L.A. County District Attorney Jackie Lacey said Thursday 66,000 marijuana convictions will soon be dismissed in terms of Proposition 64.
The dismissals are the result of a partnership between the DA’s Office and the nonprofit Code for America, according to a joint statement. Code for America uses computer algorithms to find eligible cases that are otherwise hard to find in court documents that date back decades.
“Today’s action marks the completion of the five-county Clear My Record pilot to clear marijuana-related convictions eligible for relief under Proposition 64. The other counties in the pilot include San Francisco, Sacramento, San Joaquin and Contra Costa,” according to a joint statement. “In total, these five pilots will help reduce or dismiss more than 85,000 Proposition 64-eligible convictions.
Lacey, who is scheduled to hold a news conference this morning, said that “the dismissal of tens of thousands of old cannabis-related convictions in Los Angeles County will bring much-needed relief to communities of color that disproportionately suffered the unjust consequences of our nation’s drug laws. I am privileged to be part of a system dedicated to finding innovative solutions and implementing meaningful criminal justice reform that gives all people the support they need to build the life they deserve.”
Added Evonne Silva, Code for America’s Senior Program Director of Criminal Justice: “Today’s action marks the completion of our California Clear My Record pilot, through which we will have helped to dismiss and seal more than 85,000 marijuana convictions across the state.
“This is a clear demonstration that automatic record clearance is possible at scale and can help to right the wrongs of the failed war on drugs. Looking forward, Code for America stands at the ready to help all California counties provide this much needed relief” in advance of a July 1, 2020 deadline, said Silva, who will appear with Lacey at Thursday morning’s news conference.
Prosecutors this week asked a Los Angeles Superior Court judge to dismiss 62,000 felony cannabis convictions for cases that date back to 1961, the statement said. The District Attorney’s Office also sought the dismissal of approximately 4,000 misdemeanor cannabis possession cases that included cases filed in 10 Los Angeles County cities: Los Angeles, Long Beach, Torrance, Pasadena, Inglewood, Burbank, Santa Monica, Hawthorne, Redondo Beach and Hermosa Beach.
Approximately 53,000 individuals will receive conviction relief through this partnership. Of those, approximately 32% are black, 20% are white, 45% are Latinx, and 3% are other or unknown, according to the statement.
Proposition 64 identifies three health and safety code sections that qualified for resentencing: cultivation of marijuana, possession for sale of marijuana and sales and/or transport of marijuana, all felonies. The law also includes dismissing possession of marijuana, a misdemeanor.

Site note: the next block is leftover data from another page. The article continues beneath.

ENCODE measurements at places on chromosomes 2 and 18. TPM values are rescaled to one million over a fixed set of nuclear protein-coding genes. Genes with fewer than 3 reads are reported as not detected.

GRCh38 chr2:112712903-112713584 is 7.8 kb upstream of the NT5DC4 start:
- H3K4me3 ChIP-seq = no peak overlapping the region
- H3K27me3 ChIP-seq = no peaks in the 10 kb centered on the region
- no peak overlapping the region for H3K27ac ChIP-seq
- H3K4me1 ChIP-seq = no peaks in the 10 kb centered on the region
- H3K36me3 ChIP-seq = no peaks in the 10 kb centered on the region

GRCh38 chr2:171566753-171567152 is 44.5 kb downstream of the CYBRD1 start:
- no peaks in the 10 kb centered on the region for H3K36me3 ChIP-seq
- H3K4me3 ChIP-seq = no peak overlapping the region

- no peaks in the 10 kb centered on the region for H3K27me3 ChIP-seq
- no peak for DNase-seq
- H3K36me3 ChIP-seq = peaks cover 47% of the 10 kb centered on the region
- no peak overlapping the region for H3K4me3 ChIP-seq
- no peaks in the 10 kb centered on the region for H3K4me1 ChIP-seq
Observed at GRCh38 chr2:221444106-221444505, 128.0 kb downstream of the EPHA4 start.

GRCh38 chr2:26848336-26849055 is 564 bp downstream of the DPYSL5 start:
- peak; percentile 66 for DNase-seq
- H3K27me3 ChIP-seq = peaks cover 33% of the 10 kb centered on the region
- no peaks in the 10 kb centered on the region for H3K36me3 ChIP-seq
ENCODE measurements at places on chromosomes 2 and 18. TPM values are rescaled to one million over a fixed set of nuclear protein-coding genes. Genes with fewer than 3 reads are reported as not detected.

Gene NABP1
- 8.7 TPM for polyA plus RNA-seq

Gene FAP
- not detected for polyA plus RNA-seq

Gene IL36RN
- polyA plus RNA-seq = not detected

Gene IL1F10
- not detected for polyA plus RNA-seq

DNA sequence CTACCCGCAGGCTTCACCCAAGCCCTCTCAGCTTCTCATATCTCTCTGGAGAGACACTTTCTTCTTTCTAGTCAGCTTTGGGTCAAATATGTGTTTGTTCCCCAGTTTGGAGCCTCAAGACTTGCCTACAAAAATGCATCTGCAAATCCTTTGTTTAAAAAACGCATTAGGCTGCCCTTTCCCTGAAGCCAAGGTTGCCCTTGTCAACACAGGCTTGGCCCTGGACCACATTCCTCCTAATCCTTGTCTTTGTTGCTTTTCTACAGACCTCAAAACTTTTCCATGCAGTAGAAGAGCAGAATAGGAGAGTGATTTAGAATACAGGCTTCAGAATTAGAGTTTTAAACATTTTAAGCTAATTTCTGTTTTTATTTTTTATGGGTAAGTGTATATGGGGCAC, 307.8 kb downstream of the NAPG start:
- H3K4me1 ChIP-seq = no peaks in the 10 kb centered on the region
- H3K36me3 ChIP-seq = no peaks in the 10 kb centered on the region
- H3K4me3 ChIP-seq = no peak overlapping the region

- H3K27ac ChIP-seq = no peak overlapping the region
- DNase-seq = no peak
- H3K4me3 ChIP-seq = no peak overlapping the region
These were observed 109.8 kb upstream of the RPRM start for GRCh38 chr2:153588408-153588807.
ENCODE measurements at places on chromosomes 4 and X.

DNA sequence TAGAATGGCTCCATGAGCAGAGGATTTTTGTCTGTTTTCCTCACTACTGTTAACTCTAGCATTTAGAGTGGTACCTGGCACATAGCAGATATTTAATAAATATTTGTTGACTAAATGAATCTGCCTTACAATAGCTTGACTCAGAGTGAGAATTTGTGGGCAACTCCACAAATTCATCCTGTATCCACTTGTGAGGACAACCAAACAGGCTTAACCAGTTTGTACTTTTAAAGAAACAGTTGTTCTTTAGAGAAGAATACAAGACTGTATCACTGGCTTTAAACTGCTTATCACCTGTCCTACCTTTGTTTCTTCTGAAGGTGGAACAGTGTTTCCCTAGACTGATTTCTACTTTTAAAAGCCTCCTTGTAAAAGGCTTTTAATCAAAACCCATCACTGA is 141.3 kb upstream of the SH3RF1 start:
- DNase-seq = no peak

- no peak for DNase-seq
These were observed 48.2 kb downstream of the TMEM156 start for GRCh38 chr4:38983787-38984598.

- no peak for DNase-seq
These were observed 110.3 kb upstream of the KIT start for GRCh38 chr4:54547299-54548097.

Lacey, who is running to be reelected, used additional criteria to go beyond the parameters of the new law to ensure the greatest number of dismissals, according to the statement. Those expanded parameters include persons who are 50 years or older, haven’t had a felony conviction in the past 10 years or have successfully completed probation for cannabis convictions.
Based on this criteria, Code for America created a unique algorithm for the DA’s office in order to fast-track the identification of eligible convictions. This technology can analyze eligibility for thousands of convictions in seconds, alleviating the need for DA staff to go through state criminal records one by one to evaluate eligibility, saving time and significant resources.
In California, all county District Attorney’s Offices are required to implement AB 1793 by July 1, 2020. Earlier this year, Code for America launched its new Clear My Record Application and Implementation Blueprint, available at no cost and open source to all California counties. These resources allow every district attorneys’ office to expedite and streamline review of Proposition 64 convictions.
“Code for America has received an overwhelming interest from counties in accessing these resources to carry out the law,” according to the statement. Code for America stands ready to work with counties that have not yet used this technology to help them automate the record clearance process and provide relief as required by law.”
The current record clearance process was not designed to reach everyone who is eligible, according to the statement. With the current petition-based process, eachperson seeking relief must petition the court to clear their records, but this is a time-consuming, expensive, and confusing process. Only 3% of those eligible for relief under Proposition 64 have received it.
To find out if one’s record has been cleared, or for more information about this initiative, people affected should contact the Los Angeles County Public Defender’s Office by phone at 323-760-6763 or visit pubdef.lacounty.gov.
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